Predictive maintenance is a popular application of predictive analytics that can help businesses in several industries achieve high asset utilization and operational cost reduction. It is designed to help determine the condition of in-service equipment in order to predict when maintenance should be performed. This approach promises cost savings over routine or time-based preventive maintenance, since tasks are performed only when warranted.
Unscheduled equipment downtime can be detrimental for any business. It is critical to keep field equipment running to maximize utilization and minimize expensive, unscheduled downtime as well as health, safety and environmental risks. The goal of a predictive maintenance strategy is to extend the useful service life of equipment and prevent failures. Anomaly detection is a common approach because it identifies when a device is behaving differently than expected.
Predictive maintenance leverages data from an individual asset to predict failure. This way, repairs can be done when needed (and avoided when not).
Business case for predictive maintenance
Businesses require critical equipment to be running at peak efficiency and utilization to realize their return on capital investments. These assets could range from aircraft engines, turbines, elevators, or industrial chillers—which cost millions—down to everyday appliances like photocopiers, coffee machines, or water coolers.
Predictive maintenance in business areas
This was implemented in the electromechanical shovels industry to monitor and predict the failures upfront, so as to estimate and eradicate failures for smooth machine flow.
Traditionally, it has been difficult to apply condition monitoring and predictive techniques to these electromechanical shovels due to inadequate analysis algorithms and equipment, as well as the harsh environment. Traditional vibration analysis (the main tool for predictive maintenance on rotating machines) performed by conventional equipment is based on the Fourier transform, which assumes constant rotational speed. This is not adequate for the shovel, and hence, a different approach is needed.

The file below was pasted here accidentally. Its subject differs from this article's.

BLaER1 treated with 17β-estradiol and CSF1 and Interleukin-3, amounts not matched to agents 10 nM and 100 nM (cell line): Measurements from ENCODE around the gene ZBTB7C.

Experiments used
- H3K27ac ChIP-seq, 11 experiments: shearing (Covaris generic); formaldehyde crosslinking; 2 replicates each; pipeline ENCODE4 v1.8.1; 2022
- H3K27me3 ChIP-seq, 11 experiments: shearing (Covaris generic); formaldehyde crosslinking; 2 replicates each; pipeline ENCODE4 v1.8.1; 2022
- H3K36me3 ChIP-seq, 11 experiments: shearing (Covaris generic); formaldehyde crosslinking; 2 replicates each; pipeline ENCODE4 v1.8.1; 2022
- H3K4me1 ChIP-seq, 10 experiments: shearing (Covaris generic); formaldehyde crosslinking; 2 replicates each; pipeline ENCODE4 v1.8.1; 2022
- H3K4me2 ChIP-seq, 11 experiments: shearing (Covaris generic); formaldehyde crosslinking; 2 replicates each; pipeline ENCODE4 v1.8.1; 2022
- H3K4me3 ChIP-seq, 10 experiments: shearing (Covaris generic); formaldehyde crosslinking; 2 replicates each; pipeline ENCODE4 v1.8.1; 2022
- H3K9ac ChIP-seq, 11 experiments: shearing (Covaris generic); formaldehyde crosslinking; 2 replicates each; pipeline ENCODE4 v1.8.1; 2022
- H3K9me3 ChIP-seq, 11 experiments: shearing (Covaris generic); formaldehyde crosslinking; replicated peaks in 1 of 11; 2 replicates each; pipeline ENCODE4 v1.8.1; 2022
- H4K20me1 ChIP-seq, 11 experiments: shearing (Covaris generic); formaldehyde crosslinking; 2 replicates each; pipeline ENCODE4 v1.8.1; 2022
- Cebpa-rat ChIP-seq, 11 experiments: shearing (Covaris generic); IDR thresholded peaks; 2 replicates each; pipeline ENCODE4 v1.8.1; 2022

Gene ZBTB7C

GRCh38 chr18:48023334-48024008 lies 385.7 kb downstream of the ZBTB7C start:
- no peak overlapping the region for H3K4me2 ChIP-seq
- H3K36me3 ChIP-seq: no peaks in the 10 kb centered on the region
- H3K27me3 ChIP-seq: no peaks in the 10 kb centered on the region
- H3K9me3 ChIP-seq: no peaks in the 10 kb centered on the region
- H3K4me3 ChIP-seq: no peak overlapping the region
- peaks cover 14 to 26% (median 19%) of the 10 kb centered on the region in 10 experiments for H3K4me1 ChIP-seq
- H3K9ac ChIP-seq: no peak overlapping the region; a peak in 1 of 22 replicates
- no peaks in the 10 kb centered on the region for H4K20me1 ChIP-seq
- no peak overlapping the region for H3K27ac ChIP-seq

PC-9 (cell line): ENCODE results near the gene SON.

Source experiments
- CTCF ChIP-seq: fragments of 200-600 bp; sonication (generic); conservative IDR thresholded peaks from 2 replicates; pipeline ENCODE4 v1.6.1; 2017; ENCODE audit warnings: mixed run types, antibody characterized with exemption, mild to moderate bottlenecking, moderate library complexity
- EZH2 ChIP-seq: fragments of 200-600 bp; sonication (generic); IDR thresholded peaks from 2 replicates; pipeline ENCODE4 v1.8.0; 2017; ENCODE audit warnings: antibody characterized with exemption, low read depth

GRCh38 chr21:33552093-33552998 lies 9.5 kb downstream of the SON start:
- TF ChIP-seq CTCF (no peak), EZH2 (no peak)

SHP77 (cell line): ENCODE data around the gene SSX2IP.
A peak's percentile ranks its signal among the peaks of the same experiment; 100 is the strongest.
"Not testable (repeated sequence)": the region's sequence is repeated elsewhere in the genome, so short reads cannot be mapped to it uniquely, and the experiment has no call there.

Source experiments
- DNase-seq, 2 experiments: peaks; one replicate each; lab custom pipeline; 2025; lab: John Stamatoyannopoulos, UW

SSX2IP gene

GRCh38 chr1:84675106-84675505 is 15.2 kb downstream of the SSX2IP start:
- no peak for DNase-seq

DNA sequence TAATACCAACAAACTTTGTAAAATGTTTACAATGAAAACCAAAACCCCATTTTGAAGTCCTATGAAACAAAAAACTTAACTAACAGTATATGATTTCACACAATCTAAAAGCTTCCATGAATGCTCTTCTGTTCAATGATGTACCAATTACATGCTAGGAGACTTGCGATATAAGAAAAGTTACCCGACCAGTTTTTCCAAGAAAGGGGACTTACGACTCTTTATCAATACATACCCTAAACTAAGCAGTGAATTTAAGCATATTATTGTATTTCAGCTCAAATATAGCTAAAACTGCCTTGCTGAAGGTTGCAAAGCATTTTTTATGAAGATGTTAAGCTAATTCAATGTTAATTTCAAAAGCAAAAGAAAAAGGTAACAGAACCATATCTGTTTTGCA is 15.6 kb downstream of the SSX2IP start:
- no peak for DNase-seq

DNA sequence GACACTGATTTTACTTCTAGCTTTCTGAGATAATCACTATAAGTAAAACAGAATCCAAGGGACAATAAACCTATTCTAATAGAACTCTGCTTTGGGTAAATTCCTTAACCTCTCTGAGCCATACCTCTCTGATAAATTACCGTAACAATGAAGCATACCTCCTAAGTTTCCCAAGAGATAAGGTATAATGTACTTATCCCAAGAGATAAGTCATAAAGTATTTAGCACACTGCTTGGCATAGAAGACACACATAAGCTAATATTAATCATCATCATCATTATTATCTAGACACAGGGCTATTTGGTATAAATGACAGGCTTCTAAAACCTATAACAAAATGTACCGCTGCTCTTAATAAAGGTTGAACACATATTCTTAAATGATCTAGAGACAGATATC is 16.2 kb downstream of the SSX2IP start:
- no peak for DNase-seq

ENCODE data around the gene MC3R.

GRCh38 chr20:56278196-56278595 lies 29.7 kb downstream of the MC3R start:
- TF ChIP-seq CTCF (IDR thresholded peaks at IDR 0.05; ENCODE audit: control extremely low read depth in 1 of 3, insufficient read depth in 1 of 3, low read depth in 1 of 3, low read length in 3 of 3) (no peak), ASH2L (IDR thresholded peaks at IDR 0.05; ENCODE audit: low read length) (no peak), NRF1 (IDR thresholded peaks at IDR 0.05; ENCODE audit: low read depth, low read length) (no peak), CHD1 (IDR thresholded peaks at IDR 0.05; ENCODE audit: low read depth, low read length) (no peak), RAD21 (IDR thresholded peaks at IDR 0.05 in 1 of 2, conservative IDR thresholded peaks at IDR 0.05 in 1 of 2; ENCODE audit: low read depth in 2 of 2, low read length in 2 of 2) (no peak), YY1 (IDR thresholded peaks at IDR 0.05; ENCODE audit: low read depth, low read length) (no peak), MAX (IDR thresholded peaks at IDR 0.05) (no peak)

Predictive maintenance as a process flow with 3 steps, as illustrated below:
Collect: First, you’ll need to gather relevant data that can help you predict time-to-failure. This is often done by adding vibration IoT sensors to get “indirect” data, for example.
However, a far more direct method is to tap into the run-time data the machine uses to operate. All vehicles—and most industrial machinery —operate using a combination of transducers (sensors and actuators) and control units. The control units implement algorithms that determine the behavior of the machine. The run-time data is continuously transported, often using wires and communication protocols.
A popular transportation method is "CAN bus” (Controller Area Network) that is used in automotive to allow communication between ECUs and sensors, which is standard in all vehicles. If a vehicle or machine uses CAN bus wires for data transportation, it's often possible to safely tap directly into the run-time data stream. This can be done using an IoT CAN bus data logger, which opens up the full scope of your asset operational data. Your CAN logger can then transfer this data to the cloud via a WiFi hotspot (WLAN, 3G, 4G) in near real time.
Predict: The collected data is processed in the cloud. For CAN bus data, this includes transforming the data to scaled engineering values. Once ready, the data can be used in a predictive model. These range from simplistic single-variable thresholds to advanced machine-learning algorithms.
React: The model provides estimates of the time-to-failure for an asset and its components. From here, it’s ‘simply’ reacting on the insight: Auto-schedule maintenance, send push notifications to warn staff of potential breakdowns and optimize your spare part inventory.
Machine learning is a natural fit for predictive maintenance, which involves failure classification using huge amounts of sensor data.
To build a failure model, we require enough historical data that allows us to capture information about events leading to failure. In addition, general “static” features of the system can also provide valuable information, such as mechanical properties, average usage and operating conditions. However, more data is not always better.
When collecting data to support a failure model, it is good to ask questions like:
a) What are the types of failure that can occur? Which ones will we try to predict?
b) What does the “failure process” look like? Is it a slow degradation process or an acute one?
c) Which parts of the machine/system could be related to each type of failure?
Technical Lead, Data Analytics & AI, Wipro Limited.
Kalyani is an expert in multiple analytical tools and data mining methodologies. She has also worked on various analytics projects in Manufacturing and Technology, Energy and Utilities and Healthcare domains. Her experience includes data analysis, proposing analytical solutions, generating dynamic reports and other data preparation components like data pre-processing, profiling, cleansing, validation and transformation.